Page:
After Ferguson: Life Through Black Eyes

Protesters stage a "Die-In" as they gather outside the Barclays Center in New York December 8, 2014. Andrew Kelly/Reuters

We know that when former Ferguson, Missouri, police officer Darren Wilson and many of his defenders see a black man they see someone who "looks like a demon" and someone who has the extra/subhuman ability to bulk up to run through bullets.

We know this image of black men from an entire history of racist stereotypes. The image that Darren Wilson successfully invoked before the Missouri grand jury was the same image of monstrous black bucks lusting for white blood that propelled moviemaker D.W. Griffith's 1915 racist masterwork, Birth of a Nation.

Throughout American history, most images of blacks have been created and presented by whites—and throughout the overwhelming majority of this nation's history, the nation and its people have been institutionally racist. Only for the past 50 years have blacks enjoyed laws aimed at granting us equal treatment under the law. For the previous 188, we lived as slaves and a subspecies of citizen.

However, throughout that history, blacks have developed our own images of whites, images buttressed not by the toxic stew of fear, hatred and guilt that boils in white America's kitchen, but by history and lived experience.

Imagine that my Southern-born parents taught me that each white man or woman I encountered was a potential enemy, that each should be seen as someone who might deny me a job for which I was qualified, might deny me schooling, housing, freedom—even deny me my life.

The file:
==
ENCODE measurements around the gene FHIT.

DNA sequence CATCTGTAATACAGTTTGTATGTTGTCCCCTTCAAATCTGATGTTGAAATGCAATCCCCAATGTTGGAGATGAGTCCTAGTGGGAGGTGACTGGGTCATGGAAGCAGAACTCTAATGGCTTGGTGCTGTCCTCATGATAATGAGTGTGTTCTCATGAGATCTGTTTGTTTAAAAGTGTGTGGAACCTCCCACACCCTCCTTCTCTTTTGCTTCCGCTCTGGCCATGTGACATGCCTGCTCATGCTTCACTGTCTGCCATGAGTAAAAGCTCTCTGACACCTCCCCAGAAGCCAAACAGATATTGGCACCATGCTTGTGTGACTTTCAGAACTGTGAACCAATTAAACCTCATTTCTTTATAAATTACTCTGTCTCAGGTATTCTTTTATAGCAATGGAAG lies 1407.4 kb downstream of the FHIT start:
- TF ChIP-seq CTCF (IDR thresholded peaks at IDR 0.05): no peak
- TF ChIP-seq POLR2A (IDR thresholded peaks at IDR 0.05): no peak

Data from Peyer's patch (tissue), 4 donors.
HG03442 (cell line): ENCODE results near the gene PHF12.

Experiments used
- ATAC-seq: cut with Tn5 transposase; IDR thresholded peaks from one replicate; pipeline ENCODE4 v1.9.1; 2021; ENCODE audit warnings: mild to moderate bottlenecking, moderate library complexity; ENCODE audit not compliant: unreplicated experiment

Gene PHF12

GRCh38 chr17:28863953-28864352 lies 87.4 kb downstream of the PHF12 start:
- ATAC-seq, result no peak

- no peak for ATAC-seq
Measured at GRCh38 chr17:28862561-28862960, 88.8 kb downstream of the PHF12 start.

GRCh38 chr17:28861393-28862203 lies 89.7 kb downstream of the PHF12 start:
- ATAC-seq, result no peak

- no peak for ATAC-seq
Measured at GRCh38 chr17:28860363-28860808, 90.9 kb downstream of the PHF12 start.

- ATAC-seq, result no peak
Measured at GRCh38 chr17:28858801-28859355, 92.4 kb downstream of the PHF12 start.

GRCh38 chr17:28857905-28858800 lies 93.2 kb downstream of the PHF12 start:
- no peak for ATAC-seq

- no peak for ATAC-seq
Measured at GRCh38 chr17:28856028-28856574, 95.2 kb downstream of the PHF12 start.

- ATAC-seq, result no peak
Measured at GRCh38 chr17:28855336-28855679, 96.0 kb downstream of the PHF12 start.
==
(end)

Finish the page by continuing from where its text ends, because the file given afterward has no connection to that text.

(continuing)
Imagine they told me that whites often saw me through the twisted lens of a self-serving lie—the lie of my otherness, my laziness, my ignorance, of my propensity to violence—lies they told themselves to justify their vicious brutality and their tolerance of it.

"My parents taught me that every white man was a creature I should approach as I would a strange, stray dog."

Imagine that my striving, Southern-born parents taught me that seeking equality with whites would be a demotion. A people who tolerated for centuries the enslavement of others, who enshrined chattel butchery in their founding documents and then, most importantly, denied the existence of blood when their hands dripped with the stuff—these were not people with whom you sought parity. These were negative object lessons to whose depths you swore never to fall.

Imagine that my righteously angry Southern-born parents taught me that the American Dream was for whites, that American justice was for white people, that Disney-esque happy endings were for white people.

Now, imagine that we're not imagining. This is what my parents taught me—that every white man or woman was a creature that I should approach as I would a strange, stray dog, just as likely to bite your hand off as wag its tail. They taught me and my siblings to be wary at every encounter and constantly steel ourselves against what ill-will might erupt from white skin.

It worked. Like any good parents, ours prepared us for the world as it is, and by any standards we are a highly accomplished set of children. I credit much of that to the hard lessons our parents taught us.

Now, imagine once more—this time that I, and those like me, represent the majority, the state and its power and that we have guns on our hips, badges on our chests, and the power to shoot you without consequence.

Leonce Gaiter is the author of the novel In the Company of Educated Men. He has contributed to the Los Angeles Times, Salon and the New York Times Magazine. More of his writing can be found at